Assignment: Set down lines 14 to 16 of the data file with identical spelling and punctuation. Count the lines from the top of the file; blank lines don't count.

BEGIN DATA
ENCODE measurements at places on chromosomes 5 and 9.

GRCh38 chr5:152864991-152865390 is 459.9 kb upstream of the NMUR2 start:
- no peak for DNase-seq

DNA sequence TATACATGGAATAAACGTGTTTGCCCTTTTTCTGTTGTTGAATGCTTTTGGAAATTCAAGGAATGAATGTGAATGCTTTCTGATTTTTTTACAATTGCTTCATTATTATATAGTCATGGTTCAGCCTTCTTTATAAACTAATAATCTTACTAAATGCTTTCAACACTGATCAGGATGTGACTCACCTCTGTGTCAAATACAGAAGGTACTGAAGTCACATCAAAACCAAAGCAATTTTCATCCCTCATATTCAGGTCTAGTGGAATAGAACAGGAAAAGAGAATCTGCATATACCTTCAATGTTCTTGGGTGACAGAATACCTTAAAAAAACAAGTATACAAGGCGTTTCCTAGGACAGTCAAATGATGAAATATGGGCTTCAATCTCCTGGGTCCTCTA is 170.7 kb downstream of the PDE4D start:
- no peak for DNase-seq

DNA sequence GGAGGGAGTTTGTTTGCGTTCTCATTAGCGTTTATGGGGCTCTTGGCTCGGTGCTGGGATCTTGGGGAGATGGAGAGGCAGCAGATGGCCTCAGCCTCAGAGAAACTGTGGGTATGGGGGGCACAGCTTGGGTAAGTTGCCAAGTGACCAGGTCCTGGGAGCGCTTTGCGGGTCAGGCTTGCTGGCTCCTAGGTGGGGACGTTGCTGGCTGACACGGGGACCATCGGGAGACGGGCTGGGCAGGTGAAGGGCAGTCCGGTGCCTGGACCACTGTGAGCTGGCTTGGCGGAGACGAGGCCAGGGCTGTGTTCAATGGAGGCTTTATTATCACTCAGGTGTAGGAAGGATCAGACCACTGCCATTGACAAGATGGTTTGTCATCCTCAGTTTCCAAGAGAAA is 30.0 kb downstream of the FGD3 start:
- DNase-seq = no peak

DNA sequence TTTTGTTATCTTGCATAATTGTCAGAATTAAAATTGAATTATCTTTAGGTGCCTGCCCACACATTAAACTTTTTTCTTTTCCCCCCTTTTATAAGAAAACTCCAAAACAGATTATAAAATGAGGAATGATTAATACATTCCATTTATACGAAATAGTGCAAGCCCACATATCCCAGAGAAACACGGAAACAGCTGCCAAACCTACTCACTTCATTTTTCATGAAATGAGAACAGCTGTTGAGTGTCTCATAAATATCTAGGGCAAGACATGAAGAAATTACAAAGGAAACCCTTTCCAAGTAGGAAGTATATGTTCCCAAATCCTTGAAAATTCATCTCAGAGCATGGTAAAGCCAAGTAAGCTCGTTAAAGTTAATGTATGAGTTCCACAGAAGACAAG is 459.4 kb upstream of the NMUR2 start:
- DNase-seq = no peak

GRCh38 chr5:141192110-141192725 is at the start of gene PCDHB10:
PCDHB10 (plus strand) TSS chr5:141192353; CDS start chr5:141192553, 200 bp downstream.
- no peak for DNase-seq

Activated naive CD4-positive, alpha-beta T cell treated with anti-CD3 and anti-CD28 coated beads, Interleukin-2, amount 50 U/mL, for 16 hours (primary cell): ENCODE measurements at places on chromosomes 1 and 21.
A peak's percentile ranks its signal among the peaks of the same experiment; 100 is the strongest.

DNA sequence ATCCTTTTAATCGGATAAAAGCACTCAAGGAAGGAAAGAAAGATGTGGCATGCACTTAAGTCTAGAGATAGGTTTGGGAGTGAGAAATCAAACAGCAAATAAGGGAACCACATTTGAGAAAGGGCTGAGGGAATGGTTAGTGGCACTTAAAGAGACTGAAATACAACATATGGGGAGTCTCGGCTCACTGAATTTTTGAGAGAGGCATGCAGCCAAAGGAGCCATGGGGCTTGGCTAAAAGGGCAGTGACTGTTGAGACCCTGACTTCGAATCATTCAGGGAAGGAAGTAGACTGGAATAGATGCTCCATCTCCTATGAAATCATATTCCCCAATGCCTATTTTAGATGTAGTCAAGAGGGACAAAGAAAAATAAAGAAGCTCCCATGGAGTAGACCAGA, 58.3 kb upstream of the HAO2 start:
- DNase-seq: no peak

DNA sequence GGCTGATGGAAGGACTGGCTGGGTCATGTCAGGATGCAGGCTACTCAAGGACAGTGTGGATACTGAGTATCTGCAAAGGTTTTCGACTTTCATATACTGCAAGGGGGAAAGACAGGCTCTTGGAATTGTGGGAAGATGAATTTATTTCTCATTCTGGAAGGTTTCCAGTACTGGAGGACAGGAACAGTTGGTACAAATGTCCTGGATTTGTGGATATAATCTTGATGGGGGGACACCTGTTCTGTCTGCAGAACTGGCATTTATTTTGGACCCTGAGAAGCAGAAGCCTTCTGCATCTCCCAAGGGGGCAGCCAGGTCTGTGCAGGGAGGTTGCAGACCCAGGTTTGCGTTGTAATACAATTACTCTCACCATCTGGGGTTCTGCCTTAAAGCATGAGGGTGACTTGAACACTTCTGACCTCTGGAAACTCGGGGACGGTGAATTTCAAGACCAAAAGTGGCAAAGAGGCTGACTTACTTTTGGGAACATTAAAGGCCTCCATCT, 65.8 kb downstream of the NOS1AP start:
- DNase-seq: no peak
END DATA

A peak's percentile ranks its signal among the peaks of the same experiment; 100 is the strongest.

DNA sequence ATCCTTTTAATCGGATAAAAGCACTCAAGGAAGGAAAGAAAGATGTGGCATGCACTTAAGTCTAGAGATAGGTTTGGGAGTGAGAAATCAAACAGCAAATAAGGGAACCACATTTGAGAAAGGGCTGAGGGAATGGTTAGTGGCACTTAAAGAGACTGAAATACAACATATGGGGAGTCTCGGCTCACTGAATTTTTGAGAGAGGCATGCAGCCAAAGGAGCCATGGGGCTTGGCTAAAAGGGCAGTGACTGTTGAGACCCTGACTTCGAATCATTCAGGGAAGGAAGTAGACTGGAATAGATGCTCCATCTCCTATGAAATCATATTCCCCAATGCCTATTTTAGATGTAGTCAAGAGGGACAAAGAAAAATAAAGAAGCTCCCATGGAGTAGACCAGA, 58.3 kb upstream of the HAO2 start:
- DNase-seq: no peak